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Gerald FINZI (1901-1956)
I Said To Love Op.19b (collected 1956) [13.34]
Let Us Garlands Bring Op.18 (1938-40) [15.02]
Before and After Summer Op.16 (1932-49) [32.43]
Roderick Williams (baritone)
Iain Burnside (piano)
Recorded at Potton Hall, Suffolk, August 2004
NAXOS 8.557644 [61.19]


Cannily selected as an hour-long recital the principal competition to Williams and Burnside’s triptych of Finzi’s settings comes from Varcoe and Benson on a long established Hyperion disc. The exception is Let Us Garlands Bring, not sung by Varcoe and Benson but which Terfel has contributed in two different recordings, one for Decca and the other for DG. The orchestrated setting of the same cycle has been recorded by Christopher Maltman for Hyperion - though that is less of a direct comparison than the two Terfels.

I have to admit a certain amount of surprise that the current discography is so sparse in respect of I Said To Love and Before and After Summer. The former is particularly attractive lyrically whilst the latter, if uneven, offers one of Finzi’s biggest and most powerful settings, Channel Firing. Nevertheless Williams and Burnside prove perceptive if, from time to time, reticent ambassadors. This reservation tends to apply more to Williams than Burnside; in For Life I Had Never Cared Greatly the climax is not quite dramatic or flaring enough – there’s not that sense of manly braggadocio one gets from Varcoe – and in this song, especially, one notices how Williams has a tendency to role his "R" to combustion point. The song that gives its name to the cycle I Said To Love illustrates other cultivated intimacies explored by this duo; Williams doesn’t have a stentorian voice, and he abjures interventionist colouring of the texts; the voice is lighter, tighter and more focusedly intimate than Varcoe’s; Burnside uses less pedal than Benson and the result is a subtly different kind of interpretation.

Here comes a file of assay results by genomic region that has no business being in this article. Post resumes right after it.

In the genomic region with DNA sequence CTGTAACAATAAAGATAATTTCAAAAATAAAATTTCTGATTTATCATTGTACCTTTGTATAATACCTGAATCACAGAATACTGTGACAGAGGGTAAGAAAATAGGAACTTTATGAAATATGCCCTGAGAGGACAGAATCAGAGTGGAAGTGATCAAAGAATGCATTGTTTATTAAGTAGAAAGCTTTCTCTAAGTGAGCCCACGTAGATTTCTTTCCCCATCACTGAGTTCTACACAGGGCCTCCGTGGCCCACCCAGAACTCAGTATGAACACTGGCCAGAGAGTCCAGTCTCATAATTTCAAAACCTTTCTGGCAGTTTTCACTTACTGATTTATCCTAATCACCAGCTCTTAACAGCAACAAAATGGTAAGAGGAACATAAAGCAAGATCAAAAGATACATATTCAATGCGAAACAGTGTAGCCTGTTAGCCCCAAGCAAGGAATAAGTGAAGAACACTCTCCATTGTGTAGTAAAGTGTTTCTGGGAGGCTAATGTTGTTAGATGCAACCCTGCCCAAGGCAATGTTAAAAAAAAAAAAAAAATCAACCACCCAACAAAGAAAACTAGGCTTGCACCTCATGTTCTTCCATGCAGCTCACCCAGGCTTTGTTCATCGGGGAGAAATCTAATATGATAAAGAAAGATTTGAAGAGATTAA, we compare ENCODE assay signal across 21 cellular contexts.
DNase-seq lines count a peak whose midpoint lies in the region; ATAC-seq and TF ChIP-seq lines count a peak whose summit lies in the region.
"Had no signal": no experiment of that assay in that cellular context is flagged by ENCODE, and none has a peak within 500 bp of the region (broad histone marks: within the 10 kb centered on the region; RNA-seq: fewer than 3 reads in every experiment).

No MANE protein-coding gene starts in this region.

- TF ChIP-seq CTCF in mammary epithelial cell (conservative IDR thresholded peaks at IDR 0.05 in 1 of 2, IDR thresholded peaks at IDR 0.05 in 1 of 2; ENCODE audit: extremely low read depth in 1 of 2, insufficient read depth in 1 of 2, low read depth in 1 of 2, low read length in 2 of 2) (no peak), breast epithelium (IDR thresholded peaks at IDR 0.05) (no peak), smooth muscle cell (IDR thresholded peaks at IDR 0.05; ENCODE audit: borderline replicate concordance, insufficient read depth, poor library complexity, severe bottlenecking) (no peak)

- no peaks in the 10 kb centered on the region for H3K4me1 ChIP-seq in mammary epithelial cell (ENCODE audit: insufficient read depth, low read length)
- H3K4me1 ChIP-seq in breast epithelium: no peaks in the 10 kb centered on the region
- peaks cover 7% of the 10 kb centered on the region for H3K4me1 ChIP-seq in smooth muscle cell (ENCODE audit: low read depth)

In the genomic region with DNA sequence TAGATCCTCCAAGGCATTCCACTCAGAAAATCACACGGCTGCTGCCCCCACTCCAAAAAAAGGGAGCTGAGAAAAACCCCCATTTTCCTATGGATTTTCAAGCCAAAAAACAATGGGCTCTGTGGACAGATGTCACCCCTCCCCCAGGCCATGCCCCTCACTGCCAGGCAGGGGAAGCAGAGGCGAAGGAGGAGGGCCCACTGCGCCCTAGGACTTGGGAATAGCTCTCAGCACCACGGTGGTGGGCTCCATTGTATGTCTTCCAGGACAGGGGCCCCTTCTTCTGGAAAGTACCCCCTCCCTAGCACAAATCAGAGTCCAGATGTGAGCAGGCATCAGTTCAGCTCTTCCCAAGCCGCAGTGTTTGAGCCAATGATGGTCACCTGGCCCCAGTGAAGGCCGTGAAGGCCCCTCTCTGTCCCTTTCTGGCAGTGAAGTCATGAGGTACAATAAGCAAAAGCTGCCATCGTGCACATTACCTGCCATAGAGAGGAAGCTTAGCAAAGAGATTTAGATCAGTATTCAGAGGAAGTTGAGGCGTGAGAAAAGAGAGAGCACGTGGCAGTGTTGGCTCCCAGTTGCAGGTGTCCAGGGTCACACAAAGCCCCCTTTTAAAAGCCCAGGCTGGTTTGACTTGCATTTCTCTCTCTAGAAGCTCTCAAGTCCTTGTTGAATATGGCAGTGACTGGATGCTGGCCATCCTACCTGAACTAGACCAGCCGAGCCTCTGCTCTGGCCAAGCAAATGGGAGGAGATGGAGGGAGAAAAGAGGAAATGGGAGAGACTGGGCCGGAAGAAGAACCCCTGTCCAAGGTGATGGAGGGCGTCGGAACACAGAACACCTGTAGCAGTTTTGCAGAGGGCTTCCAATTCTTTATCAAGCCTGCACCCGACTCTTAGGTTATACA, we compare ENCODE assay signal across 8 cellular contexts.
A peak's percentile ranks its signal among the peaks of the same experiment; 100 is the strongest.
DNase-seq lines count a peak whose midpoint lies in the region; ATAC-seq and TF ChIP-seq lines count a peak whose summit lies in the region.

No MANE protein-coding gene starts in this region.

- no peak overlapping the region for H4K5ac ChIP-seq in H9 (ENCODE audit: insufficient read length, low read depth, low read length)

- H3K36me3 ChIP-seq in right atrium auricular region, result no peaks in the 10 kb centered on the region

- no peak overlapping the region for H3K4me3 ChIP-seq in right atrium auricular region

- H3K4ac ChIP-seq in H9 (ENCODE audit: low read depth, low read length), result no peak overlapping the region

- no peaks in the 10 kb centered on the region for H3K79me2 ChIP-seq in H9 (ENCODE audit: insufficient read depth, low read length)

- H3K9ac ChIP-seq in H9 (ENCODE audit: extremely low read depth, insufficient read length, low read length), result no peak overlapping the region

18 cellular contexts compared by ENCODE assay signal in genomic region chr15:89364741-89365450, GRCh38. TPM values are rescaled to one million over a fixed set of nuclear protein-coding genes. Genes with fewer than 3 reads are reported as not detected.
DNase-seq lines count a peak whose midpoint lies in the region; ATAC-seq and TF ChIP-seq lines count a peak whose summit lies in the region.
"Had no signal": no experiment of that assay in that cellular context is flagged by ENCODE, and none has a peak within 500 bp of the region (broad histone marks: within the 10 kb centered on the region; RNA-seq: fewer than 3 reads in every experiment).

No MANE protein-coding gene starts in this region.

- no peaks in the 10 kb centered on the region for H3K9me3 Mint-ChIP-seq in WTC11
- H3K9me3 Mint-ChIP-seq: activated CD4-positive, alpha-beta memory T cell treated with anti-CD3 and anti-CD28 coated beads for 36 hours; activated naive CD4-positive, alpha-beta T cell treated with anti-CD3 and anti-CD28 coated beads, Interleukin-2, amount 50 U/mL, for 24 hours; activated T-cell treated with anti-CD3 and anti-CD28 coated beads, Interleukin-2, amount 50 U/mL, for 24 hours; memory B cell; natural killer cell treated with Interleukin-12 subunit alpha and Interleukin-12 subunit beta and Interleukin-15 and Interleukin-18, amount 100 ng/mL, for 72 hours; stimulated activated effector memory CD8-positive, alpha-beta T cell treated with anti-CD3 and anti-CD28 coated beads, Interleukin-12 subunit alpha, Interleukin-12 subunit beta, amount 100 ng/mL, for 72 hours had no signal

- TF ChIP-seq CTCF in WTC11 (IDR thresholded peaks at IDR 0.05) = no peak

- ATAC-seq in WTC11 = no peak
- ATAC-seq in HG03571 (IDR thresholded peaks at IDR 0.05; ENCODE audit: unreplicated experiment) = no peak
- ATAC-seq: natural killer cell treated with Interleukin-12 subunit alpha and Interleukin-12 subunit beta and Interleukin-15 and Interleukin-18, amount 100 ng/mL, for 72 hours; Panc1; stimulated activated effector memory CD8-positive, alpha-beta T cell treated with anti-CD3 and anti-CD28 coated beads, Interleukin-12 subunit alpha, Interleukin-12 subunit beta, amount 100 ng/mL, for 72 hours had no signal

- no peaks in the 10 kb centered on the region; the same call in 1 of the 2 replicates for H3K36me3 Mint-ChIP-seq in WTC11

Such things matter perhaps more in the Shakespeare settings, Let Us Garlands Bring. Williams brings a smoothness and equability to these settings – straightforward, attractive, and unselfconscious. Turn to, say, John Carol Case however in his classic disc of the orchestral version of the cycle (not currently available) and we find a singer responding with constant colour and inflexion, with superfine awareness of the lyrics. I have to say I find Williams rather inert hereabouts. In Fear no more the heat o’ the sun the register change seems a mite effortful but more problematic is the relatively bland word painting; Carol Case may have sometimes painted with a broad brush but his thunder and lightning flash remain imperishable memories. A contemporary such as Terfel has inherited something of Carol Case’s rich pointing and in his recordings he’s to be preferred as well.

Before and After Summer sees this pairing consistently slower than Varcoe and Benson. I liked Burnside "guns" in Channel Firing, though Williams doesn’t lighten his voice for significant parts of the text, such as lines like "our coffins" – as Varcoe was at pains to do. In the title song however Williams’ noble straightness pays dividends even though I can’t help feel that Varcoe and Benson made more sense of the song’s structure (it can easily sound broken backed).

Much here is thoughtfully and attractively done and at its price bracket you won’t be short-changed. Burnside is invariably elucidatory but for a deeper revelation of these songs I would prefer Varcoe/Benson in the Hardy songs and Terfel in the Shakespeare.

Jonathan Woolf

see also review by Anne Ozorio

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